Legal Nihilism Whereas Berlin and the EU are approaching open conflict with the United Nations, citizens’ initiatives also in Greece are raising strong criticism. A Greek-German appeal, for example, calls for the blockade, imposed on the refugees stranded in Greece, to be lifted. They should be promptly brought to Germany with special trains. The “Train of Commemoration” initiative, in turn, has issued a statement saying that by violating “international humanitarian law” the German government, along with “the principal parliamentary and non-parliamentary supporting parties and circles” are also violating “the German constitution,” “whose historical foundation was the renunciation of the legal nihilism of its predecessor German state and its anti-humanitarian crimes of persecution. Hundreds of thousands, at the time, became refugees, wandering around the continent, in search of protection from Germany.” (Read the entire text here.) Sheer Desperation Over the past few days, the protests by the refugees themselves have continued to intensify. Since the beginning of last week, there have been practically daily outbursts of collective anger. Last Thursday, in Camp Moria on Lesbos, about 50 Afghans chanted “Azandi” (which means freedom in Farsi). On the Greek island of Chios, hundreds of refugees tore down a razor wire fence Friday and fled their detention “hotspot,” and marched together to the harbor. Even on the Greek mainland, protests are escalating. About 1,000 people, including many migrants and refugees, marched to the EU office in Athens Thursday, to protest against Brussels’ deportation deal with Ankara. In the north of the country, roads to Macedonia were blocked. “We expect violence,” warned on the weekend, a government spokesperson in Athens regarding the growing resistance to these illegal deportation measures. The refugees had narrowly escaped the war and are adamant in light of Berlin and the EU’s denial of protection, he admitted. “Desperate people” however “tend to resort to violence.” German Deportation Personnel German personnel are also participating in the mass deportation. Thirty officers of the Federal Police were expected to arrive in Lesbos on the weekend and by Monday eight employees of the Federal Office for Migration and Refugees (BAMF). They are tasked to assist the Expeditious Asylum Procedures in the detention “hotspots,” so that Berlin and Brussels can lend a veneer of rule of law. The BAMF is planning to dispatch 100 officials to Greece to ensure the smoothest possible implementation of the deportation deal with Turkey. For the German government this deal is of strategic importance in view of permanently sealing off the EU against refugees. It is explicitly promoting this deal as a “European solution.”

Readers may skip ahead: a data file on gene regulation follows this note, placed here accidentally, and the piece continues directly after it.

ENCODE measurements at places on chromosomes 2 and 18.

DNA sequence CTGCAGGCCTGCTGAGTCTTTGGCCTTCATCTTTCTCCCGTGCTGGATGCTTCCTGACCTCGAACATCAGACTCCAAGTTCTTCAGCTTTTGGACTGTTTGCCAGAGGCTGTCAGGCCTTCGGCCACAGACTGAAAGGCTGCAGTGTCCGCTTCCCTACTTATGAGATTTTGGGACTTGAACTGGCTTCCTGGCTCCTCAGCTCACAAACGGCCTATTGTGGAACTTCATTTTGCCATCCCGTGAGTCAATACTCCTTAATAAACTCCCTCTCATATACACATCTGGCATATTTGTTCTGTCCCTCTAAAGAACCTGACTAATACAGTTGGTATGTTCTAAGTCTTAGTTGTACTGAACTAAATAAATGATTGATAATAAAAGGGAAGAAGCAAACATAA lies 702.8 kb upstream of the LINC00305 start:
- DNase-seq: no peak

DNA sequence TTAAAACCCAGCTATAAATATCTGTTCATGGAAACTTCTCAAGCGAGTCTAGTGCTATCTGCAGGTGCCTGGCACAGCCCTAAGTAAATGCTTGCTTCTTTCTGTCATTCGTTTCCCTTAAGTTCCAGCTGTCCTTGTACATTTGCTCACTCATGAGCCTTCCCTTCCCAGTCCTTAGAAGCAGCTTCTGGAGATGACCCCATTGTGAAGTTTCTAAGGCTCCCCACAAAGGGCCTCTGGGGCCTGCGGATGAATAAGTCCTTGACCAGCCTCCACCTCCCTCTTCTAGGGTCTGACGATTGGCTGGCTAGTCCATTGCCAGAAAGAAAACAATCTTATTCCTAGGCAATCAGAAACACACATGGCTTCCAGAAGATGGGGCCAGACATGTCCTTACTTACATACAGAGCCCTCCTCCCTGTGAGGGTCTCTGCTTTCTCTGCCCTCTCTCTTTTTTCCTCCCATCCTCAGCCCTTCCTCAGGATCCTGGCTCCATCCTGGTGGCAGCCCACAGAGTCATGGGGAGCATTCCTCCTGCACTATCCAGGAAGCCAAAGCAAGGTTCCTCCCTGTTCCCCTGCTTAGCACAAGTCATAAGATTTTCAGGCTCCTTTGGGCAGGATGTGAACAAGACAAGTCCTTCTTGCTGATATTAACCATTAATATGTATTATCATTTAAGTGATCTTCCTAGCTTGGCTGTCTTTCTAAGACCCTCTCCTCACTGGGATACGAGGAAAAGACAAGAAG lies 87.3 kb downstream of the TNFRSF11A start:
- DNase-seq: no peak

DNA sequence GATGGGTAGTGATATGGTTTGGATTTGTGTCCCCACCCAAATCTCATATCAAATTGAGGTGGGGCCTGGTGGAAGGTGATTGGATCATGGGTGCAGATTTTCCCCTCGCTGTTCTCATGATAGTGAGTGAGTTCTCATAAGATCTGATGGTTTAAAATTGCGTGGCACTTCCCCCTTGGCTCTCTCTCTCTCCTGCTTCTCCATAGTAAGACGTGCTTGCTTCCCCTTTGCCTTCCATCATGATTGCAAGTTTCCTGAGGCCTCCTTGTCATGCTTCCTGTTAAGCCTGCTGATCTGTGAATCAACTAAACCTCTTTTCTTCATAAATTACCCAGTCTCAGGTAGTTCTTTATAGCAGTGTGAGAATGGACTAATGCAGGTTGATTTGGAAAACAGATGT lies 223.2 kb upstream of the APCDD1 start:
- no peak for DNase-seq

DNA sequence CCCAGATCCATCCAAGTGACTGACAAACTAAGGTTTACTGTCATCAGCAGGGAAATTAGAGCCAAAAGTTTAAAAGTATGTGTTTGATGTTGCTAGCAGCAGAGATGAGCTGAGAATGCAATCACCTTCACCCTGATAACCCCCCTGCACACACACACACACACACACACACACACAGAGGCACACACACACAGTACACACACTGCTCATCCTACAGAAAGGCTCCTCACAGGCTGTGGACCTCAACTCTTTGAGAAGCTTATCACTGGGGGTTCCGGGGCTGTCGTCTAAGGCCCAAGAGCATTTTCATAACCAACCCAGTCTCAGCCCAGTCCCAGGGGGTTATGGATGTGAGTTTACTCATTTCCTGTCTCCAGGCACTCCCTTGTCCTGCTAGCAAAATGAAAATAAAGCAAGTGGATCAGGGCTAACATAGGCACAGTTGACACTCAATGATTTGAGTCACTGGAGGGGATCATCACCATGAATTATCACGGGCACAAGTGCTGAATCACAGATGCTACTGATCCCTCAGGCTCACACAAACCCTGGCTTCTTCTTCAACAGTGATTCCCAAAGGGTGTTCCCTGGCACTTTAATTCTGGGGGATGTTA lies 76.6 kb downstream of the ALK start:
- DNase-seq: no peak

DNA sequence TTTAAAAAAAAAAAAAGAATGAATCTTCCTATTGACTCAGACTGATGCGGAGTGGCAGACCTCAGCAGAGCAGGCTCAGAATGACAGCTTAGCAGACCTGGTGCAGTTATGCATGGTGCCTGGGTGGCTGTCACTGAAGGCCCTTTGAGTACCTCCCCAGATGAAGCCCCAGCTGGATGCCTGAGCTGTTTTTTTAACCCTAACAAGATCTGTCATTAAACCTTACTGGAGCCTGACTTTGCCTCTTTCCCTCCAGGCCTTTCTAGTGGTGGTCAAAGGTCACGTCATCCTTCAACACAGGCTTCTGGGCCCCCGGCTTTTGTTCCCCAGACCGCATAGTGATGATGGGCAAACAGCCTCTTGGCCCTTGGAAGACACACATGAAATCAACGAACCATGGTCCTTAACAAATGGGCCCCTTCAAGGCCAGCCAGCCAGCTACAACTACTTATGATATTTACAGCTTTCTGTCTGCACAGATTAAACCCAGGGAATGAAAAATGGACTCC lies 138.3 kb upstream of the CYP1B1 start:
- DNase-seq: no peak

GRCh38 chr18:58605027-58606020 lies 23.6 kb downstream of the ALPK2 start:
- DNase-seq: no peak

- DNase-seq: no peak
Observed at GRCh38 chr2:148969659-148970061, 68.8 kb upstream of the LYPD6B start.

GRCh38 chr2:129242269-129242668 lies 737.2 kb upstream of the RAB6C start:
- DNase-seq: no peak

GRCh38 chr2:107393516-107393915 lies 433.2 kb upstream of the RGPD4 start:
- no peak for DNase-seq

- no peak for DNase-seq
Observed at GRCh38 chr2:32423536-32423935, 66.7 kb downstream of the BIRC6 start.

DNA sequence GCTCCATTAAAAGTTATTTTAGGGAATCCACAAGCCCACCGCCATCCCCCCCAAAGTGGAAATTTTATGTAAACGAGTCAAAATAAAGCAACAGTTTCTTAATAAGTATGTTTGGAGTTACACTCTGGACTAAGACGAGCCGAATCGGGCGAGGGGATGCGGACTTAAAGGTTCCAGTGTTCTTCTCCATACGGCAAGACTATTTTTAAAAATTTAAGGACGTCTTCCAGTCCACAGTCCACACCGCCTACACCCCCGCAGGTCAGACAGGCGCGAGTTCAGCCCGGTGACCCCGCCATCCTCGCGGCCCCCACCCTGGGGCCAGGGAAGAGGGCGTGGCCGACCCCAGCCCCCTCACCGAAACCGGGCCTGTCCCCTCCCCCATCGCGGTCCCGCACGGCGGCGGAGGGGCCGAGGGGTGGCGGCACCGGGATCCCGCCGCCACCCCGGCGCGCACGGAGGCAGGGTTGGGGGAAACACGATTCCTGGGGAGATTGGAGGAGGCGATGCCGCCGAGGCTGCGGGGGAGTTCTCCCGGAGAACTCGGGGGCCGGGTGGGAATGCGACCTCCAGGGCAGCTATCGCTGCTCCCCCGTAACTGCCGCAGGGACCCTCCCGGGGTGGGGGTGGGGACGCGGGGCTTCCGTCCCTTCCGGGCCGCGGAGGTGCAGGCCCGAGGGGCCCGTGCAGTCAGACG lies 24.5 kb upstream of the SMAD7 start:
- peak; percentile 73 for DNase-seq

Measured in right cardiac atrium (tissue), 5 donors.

Now, Syrians account for a quarter of Lebanon’s population, and providing them all with aid has become impossible; food vouchers have been reduced and rent assistance slashed. As a result, many are seeking to move abroad. “I cannot imagine a future here in Lebanon,” Hassan says. “Five years ago, I was in Syria. Now I’m in Lebanon, even my siblings, two of them … travelled to foreign countries. No, I don’t imagine that in two years I will be here in Lebanon.” She pauses before adding, “I don’t intend to go back to Syria, either, even if things get better. That hatred of the people who killed someone, it will always be around you.” For Marwa, a 24-year-old stay-at-home mom from Damascus, adjusting to her new reality took years. “You see this view?” she asks, pointing at the scenic landscape outside her window. “It took me three years to realize how pretty it was. As refugees, we had other concerns.” Marwa came to Lebanon along with tens of thousands of others in late 2012, when the war in Syria was spiralling out of control and swaths of the major cities were becoming no-go zones. As new refugees, she moved with her family from village to village, desperately looking for work for her husband and a school that would accept their two young children. When they eventually settled in a small village in Mount Lebanon, they also had to deal with widespread suspicion and mistrust from a population growing increasingly weary of playing host. These days, locals have become accustomed to the extra residents, but while time has improved community relations, it has not been kind to the guests’ finances. “My neighbor is going back to Syria,” Marwa explains. “Even though there’s a lot of suffering there, she’s in too much debt here. My husband is thinking the same because he’s paid so little at work and can’t take it anymore.” She throws her hands in the air and says, “I tell him ‘You can go back, but I’m not going with you. What did our children do to deserve living in the middle of a war?’ “